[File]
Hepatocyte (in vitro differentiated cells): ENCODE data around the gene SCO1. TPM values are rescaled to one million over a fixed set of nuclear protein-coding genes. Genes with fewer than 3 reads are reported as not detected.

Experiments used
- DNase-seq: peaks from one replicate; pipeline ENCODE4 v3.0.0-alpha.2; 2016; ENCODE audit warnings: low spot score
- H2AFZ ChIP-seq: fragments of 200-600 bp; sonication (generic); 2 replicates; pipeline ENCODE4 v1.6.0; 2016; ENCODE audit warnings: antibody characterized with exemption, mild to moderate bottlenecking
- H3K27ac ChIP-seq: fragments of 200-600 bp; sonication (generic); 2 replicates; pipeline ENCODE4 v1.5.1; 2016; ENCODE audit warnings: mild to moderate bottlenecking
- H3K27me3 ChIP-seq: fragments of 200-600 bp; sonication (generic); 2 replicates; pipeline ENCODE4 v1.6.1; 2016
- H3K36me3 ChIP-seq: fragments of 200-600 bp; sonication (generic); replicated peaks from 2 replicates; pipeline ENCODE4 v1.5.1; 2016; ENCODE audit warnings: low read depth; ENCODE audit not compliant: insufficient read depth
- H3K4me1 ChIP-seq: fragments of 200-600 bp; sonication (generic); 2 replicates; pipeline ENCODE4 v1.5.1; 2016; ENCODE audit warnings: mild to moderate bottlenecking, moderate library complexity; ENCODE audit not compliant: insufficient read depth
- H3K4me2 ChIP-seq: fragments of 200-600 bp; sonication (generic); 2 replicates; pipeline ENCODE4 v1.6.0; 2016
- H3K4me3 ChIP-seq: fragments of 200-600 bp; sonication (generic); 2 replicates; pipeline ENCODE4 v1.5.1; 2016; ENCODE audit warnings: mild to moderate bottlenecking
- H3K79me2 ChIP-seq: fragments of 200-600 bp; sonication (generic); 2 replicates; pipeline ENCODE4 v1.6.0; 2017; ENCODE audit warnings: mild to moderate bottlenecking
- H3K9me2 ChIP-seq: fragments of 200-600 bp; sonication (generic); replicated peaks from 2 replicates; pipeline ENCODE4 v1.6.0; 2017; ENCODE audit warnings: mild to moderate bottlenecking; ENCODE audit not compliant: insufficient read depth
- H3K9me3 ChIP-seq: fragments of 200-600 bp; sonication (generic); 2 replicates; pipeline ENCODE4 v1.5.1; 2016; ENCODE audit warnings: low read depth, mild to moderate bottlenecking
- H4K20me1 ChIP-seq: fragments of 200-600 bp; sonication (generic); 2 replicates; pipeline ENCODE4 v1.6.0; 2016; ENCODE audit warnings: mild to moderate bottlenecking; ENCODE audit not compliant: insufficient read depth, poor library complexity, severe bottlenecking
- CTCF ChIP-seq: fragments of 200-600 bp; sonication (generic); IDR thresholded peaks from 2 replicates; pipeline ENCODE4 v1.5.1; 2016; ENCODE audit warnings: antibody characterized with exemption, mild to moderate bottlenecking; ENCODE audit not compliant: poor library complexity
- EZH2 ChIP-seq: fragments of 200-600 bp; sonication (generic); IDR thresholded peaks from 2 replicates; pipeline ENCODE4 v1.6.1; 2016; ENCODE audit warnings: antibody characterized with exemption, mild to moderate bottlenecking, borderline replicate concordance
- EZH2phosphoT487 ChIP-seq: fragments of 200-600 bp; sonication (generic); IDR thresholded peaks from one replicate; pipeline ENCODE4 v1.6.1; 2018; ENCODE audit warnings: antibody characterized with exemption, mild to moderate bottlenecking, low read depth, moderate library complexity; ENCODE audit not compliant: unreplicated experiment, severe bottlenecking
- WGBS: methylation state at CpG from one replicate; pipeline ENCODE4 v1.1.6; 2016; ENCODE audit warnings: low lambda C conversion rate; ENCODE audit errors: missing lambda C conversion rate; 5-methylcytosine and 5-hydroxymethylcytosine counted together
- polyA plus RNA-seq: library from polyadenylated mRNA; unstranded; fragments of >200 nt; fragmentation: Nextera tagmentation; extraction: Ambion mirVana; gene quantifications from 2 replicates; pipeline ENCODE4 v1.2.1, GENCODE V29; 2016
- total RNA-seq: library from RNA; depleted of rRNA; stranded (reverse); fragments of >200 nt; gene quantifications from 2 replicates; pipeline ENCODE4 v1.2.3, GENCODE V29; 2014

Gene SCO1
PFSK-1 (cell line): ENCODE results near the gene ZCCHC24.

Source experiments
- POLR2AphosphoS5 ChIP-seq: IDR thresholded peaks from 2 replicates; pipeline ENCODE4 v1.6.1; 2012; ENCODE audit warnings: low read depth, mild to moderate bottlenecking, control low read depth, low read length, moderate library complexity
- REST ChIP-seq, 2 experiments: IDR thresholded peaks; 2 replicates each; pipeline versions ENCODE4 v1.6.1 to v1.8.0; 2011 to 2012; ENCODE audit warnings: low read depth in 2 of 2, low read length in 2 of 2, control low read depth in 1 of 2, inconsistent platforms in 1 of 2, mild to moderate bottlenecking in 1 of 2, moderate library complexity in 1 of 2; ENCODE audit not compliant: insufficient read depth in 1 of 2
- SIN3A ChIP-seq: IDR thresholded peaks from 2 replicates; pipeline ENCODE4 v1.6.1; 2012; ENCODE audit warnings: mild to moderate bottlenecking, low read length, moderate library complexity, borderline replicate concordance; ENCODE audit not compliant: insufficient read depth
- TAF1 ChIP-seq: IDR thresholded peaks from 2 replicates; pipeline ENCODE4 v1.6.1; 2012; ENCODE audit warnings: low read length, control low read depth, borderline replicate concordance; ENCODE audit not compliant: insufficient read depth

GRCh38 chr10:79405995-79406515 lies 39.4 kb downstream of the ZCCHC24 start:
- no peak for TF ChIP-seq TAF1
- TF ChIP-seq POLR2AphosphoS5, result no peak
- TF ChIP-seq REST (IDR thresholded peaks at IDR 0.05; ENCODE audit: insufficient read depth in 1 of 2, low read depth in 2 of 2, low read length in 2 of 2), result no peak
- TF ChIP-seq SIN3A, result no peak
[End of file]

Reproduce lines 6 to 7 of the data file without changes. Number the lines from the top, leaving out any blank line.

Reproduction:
- H3K27me3 ChIP-seq: fragments of 200-600 bp; sonication (generic); 2 replicates; pipeline ENCODE4 v1.6.1; 2016
- H3K36me3 ChIP-seq: fragments of 200-600 bp; sonication (generic); replicated peaks from 2 replicates; pipeline ENCODE4 v1.5.1; 2016; ENCODE audit warnings: low read depth; ENCODE audit not compliant: insufficient read depth